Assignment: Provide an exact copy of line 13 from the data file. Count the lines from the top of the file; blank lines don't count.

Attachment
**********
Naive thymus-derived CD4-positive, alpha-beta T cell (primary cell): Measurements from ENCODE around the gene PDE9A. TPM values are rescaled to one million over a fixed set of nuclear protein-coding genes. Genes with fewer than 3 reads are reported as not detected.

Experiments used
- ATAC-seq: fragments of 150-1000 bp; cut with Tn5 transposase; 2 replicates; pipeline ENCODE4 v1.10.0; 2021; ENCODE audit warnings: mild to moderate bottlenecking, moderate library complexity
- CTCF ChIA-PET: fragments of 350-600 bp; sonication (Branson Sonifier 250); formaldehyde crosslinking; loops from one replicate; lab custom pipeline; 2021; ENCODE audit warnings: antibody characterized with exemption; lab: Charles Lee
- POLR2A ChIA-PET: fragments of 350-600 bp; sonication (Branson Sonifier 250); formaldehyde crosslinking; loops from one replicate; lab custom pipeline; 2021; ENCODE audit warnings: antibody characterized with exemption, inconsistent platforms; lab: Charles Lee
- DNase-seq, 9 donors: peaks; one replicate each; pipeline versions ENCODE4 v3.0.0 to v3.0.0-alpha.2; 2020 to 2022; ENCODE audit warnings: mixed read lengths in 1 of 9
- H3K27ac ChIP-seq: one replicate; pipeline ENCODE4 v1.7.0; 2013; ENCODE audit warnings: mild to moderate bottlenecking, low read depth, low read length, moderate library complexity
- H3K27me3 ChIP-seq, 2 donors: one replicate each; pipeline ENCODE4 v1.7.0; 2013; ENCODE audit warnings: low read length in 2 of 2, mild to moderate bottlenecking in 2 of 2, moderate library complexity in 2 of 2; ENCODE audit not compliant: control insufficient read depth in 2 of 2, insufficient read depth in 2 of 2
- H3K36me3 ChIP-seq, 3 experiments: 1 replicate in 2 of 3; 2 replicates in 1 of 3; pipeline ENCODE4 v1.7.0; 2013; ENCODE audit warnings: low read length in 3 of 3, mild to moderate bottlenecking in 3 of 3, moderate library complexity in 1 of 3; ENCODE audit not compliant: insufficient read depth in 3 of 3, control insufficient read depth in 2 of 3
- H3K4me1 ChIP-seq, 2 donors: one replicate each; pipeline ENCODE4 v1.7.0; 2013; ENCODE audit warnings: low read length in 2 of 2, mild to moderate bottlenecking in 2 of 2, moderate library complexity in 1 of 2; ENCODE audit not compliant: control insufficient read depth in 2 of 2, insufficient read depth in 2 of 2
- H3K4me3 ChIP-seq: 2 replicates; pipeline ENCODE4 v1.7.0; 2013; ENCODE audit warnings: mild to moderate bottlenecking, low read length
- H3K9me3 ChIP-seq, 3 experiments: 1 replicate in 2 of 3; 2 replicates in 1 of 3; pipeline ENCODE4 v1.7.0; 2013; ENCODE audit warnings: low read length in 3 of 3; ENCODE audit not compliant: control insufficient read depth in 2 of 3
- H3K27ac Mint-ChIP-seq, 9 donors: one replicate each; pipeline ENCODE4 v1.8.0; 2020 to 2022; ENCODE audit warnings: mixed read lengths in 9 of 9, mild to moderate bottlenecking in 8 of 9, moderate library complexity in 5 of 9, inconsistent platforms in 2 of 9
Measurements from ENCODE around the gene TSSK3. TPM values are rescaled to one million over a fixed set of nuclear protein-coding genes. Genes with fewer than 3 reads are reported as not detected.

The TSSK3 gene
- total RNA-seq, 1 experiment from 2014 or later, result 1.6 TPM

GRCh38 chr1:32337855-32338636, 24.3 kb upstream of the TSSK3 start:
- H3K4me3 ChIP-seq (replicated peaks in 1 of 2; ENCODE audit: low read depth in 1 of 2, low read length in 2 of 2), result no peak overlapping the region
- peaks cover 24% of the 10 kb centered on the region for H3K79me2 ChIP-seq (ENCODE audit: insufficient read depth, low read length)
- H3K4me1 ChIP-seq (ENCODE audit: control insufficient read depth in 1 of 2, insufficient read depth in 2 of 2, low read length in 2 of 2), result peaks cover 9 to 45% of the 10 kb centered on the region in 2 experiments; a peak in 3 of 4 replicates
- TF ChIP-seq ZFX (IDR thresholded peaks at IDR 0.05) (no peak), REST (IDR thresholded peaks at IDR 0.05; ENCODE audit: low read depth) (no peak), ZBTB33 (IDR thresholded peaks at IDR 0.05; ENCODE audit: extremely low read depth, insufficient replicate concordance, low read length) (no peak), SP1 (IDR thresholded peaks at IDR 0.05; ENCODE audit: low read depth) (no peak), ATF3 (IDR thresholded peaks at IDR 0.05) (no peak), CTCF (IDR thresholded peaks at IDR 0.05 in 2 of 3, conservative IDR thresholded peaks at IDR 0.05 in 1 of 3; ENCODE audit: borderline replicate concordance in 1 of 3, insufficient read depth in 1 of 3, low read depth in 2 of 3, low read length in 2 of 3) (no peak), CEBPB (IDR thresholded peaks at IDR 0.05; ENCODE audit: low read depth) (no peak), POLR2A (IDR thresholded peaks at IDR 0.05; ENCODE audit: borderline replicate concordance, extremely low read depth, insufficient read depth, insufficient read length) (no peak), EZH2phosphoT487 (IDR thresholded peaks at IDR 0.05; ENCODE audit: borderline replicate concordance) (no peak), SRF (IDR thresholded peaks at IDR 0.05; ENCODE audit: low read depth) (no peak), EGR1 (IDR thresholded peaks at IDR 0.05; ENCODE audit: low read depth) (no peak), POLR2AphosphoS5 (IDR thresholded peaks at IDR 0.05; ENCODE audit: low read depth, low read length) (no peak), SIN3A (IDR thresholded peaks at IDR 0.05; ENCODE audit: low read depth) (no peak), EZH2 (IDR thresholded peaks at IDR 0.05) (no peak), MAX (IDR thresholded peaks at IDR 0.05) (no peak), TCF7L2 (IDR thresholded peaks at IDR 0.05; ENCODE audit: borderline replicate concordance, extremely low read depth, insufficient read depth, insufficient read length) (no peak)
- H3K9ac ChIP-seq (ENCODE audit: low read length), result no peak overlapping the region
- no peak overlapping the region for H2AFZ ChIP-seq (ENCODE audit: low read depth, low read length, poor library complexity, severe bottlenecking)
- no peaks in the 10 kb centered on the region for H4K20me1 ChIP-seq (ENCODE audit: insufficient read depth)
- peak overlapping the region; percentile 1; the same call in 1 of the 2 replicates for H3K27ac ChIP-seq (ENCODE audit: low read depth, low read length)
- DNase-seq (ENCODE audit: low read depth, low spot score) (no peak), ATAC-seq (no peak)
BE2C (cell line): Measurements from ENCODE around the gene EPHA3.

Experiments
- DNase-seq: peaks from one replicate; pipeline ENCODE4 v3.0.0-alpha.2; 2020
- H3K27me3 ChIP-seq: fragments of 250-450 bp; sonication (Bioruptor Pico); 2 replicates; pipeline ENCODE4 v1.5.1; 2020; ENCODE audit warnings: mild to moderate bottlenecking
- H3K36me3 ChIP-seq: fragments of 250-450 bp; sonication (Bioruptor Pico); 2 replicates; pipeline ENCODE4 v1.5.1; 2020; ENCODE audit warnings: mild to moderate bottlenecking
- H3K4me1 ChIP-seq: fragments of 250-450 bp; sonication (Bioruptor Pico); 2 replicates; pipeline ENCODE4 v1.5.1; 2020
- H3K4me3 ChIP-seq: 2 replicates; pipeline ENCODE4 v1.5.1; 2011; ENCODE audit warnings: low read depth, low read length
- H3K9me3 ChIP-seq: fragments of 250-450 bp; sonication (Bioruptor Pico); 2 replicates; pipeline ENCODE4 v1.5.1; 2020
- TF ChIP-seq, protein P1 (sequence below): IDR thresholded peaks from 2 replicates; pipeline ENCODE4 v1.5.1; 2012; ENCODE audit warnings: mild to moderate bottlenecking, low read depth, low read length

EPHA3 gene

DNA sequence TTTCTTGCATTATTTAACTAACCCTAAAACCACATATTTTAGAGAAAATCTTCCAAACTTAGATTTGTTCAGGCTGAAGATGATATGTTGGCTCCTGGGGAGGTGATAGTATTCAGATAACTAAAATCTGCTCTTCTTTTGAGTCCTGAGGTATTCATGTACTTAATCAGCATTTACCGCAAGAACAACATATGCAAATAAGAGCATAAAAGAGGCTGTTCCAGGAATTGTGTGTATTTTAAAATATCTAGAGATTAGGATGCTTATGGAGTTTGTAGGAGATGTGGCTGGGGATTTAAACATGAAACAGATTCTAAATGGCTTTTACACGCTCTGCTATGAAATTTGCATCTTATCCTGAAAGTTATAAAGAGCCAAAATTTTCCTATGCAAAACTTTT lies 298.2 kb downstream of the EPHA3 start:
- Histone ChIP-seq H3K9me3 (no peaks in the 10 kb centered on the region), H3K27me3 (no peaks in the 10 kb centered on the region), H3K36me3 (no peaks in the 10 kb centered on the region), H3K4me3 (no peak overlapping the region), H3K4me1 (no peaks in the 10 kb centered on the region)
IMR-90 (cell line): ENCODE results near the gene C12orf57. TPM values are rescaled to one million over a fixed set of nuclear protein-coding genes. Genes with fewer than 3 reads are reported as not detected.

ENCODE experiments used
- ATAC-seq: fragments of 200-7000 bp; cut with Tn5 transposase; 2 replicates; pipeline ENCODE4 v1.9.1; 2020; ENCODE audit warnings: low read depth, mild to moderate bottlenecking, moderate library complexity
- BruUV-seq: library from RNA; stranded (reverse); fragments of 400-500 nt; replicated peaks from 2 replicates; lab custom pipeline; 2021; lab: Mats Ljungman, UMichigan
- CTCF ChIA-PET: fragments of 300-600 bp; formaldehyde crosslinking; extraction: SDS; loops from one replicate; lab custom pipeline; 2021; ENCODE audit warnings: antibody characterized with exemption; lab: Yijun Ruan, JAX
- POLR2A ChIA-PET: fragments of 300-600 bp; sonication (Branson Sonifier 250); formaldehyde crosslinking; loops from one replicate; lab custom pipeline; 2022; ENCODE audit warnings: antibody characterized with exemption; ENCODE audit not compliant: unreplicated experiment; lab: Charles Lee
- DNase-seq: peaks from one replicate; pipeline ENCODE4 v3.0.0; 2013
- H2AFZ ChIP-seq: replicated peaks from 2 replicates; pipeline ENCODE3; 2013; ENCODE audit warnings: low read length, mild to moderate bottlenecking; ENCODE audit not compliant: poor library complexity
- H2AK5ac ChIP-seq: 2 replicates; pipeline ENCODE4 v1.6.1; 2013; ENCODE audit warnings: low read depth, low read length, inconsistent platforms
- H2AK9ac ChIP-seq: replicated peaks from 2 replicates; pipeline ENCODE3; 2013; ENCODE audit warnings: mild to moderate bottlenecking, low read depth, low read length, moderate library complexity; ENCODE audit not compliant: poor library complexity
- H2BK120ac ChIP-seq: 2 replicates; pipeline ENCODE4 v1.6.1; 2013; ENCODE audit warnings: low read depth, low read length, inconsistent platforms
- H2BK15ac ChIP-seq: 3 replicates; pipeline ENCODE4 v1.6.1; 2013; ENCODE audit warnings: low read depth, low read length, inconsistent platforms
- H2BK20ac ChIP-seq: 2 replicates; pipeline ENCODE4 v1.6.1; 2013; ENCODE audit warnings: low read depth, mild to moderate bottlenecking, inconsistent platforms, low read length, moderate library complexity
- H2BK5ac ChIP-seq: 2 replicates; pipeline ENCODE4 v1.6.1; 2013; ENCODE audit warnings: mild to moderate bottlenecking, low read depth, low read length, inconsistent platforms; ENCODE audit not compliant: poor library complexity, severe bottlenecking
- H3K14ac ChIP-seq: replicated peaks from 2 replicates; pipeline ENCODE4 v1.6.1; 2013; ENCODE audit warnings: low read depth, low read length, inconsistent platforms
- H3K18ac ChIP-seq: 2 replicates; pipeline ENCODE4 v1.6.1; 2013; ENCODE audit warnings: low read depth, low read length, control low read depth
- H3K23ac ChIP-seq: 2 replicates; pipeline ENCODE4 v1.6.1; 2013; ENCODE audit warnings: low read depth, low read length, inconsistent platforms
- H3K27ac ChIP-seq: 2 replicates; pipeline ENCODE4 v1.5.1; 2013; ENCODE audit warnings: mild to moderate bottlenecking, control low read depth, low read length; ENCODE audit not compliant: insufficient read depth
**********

- H3K27ac Mint-ChIP-seq, 9 donors: one replicate each; pipeline ENCODE4 v1.8.0; 2020 to 2022; ENCODE audit warnings: mixed read lengths in 9 of 9, mild to moderate bottlenecking in 8 of 9, moderate library complexity in 5 of 9, inconsistent platforms in 2 of 9